The conceit is that time travel has become reality, and like most technological advances, it’s used mainly for warfare. Increasing the scope of war, of course, just makes it more damaging. Causality and time paradoxes don’t exist here, meaning that people can lay waste to entire eras with no more care than we might destroy a country we’ll never have to see again.

There are two stories here: The presumably main one is the adventure of two friends who have just enlisted as time-traveling fighters. It’s clichéd, perhaps intentionally so, introducing the story’s themes and settings in an accessible way. Meanwhile, the real exploration of ideas is in the story of the father to one of these men. He has become lost in time and discovers the truth about the mysterious enemy who is laying waste to the Earth in the “current” timeline. This father and son dynamic is repeated throughout the story. Time travel wars are an unsubtle metaphor for our impact on, and responsibility to, other generations.

Though Hickman’s iconic, distinctive design sense is found on these pages, the art itself is by Nick Pitarra. His work is clean and professional, keeping the scenes with talking heads or lifeless technology from being dry. When ships travel through time or meet an explosive end, he captures the shattering reality with eye-catching, technically impressive work.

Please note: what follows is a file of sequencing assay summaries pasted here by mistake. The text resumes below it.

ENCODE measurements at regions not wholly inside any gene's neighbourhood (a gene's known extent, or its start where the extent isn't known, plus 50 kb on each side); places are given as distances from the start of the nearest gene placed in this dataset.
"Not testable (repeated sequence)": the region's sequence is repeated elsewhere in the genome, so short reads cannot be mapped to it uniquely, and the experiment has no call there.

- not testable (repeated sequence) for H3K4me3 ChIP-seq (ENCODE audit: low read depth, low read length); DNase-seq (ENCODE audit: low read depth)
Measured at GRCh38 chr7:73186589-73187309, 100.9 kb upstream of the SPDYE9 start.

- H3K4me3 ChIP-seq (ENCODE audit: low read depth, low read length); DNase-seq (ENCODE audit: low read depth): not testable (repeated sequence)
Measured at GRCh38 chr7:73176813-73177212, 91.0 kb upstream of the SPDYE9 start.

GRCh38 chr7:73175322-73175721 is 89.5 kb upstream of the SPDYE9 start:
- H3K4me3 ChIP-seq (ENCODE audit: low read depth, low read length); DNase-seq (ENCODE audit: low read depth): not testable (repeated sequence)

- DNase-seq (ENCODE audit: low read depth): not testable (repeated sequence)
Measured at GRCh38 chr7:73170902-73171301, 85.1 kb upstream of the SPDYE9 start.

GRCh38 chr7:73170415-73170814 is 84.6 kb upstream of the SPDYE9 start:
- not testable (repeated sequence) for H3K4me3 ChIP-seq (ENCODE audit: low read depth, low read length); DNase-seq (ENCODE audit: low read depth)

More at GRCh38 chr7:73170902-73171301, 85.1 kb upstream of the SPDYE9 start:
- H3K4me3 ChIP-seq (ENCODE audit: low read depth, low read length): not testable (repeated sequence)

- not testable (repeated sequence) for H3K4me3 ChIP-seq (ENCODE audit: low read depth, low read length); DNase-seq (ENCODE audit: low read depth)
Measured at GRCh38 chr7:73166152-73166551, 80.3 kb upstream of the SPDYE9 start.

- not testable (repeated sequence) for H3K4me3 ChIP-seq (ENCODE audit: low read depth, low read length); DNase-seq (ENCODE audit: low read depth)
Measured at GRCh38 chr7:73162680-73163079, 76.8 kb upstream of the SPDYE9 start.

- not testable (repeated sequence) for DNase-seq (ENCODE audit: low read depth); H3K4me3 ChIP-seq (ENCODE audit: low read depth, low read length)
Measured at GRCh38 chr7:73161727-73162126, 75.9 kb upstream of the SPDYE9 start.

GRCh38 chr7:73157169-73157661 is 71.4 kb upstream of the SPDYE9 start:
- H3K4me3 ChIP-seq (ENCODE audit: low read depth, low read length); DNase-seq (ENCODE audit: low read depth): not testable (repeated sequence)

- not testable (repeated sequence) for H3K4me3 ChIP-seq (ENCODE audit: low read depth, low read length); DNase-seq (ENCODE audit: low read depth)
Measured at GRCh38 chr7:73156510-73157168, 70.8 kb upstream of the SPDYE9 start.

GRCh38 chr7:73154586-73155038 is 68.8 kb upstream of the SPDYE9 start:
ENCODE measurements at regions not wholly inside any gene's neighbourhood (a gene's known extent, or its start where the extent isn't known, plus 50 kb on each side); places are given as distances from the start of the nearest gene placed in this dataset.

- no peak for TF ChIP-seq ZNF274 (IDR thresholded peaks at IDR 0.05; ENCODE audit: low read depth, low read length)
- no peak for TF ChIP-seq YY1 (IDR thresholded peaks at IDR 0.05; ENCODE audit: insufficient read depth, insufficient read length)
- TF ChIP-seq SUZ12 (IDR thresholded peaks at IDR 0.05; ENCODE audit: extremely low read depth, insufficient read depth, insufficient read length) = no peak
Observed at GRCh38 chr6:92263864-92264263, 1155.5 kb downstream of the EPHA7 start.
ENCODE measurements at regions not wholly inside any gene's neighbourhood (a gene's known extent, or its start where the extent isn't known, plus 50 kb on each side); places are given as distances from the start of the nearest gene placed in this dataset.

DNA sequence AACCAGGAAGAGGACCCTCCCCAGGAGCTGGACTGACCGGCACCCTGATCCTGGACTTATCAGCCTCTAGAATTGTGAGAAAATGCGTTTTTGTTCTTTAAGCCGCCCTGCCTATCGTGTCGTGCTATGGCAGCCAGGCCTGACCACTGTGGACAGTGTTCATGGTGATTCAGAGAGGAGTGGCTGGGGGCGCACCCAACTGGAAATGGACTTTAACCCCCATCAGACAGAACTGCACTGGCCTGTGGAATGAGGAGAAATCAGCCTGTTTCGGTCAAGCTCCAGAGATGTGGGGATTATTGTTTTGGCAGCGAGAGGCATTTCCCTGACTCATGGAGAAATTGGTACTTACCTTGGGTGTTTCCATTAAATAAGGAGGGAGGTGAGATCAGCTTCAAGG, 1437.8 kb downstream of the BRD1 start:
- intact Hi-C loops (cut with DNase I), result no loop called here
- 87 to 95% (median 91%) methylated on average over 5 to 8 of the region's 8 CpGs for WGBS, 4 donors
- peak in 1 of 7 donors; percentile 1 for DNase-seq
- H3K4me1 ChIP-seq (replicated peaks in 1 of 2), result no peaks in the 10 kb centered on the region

This presents fascinating ideas that are fun to read and even worth discussing afterwards. It falls short as a story, though, leading to nothing other than whatever philosophical conclusions its readers will draw. That’s not a bad thing, but I believe Hickman is capable of elevating both stories and ideas without sacrificing one for the other. Sometimes it helps to remember that, despite all the stories he’s already responsible for, he’s still at the start of his career.

Grade: B

cover to Sergio Aragonés' Funnies #1

Sergio Aragonés' Funnies

Sergio Aragonés’ Funnies

(Based on issues 1-5)